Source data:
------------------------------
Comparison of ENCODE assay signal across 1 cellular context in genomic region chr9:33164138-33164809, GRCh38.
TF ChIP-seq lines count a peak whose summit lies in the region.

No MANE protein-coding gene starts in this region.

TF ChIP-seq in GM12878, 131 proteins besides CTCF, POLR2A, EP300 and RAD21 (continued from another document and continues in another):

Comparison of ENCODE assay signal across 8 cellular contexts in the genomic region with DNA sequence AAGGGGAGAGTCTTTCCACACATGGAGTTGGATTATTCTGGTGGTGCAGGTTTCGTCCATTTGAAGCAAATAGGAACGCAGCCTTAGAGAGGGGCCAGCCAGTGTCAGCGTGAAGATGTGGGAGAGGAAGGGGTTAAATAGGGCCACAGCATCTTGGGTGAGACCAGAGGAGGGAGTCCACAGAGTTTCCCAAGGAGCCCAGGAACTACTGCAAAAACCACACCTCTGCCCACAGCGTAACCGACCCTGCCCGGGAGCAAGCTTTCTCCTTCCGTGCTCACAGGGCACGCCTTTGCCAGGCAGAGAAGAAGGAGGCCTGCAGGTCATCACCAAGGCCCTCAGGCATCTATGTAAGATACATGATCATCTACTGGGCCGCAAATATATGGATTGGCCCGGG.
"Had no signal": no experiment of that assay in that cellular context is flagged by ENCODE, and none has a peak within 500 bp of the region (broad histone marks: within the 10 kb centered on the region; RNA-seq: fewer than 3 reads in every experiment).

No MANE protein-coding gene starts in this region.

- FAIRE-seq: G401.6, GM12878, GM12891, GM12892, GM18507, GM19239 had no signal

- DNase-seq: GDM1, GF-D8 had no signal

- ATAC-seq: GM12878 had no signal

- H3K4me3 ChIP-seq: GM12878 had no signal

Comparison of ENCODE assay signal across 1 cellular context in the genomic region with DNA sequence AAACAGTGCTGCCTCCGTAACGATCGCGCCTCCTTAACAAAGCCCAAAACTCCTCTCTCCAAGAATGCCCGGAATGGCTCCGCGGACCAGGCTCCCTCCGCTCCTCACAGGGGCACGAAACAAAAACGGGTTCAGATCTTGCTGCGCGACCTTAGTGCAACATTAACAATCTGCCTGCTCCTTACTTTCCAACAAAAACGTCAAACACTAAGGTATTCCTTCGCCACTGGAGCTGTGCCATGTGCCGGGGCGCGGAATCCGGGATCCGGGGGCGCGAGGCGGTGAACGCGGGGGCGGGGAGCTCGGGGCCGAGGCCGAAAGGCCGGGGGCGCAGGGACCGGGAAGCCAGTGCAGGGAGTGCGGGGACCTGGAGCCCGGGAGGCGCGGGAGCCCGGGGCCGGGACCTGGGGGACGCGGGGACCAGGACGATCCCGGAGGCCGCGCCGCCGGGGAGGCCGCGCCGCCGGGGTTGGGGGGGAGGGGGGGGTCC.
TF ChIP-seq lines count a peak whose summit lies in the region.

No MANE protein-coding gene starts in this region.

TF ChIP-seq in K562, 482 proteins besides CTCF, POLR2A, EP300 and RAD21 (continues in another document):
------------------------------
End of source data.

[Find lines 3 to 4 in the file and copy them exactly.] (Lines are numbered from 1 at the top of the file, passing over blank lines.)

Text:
No MANE protein-coding gene starts in this region.

TF ChIP-seq in GM12878, 131 proteins besides CTCF, POLR2A, EP300 and RAD21 (continued from another document and continues in another):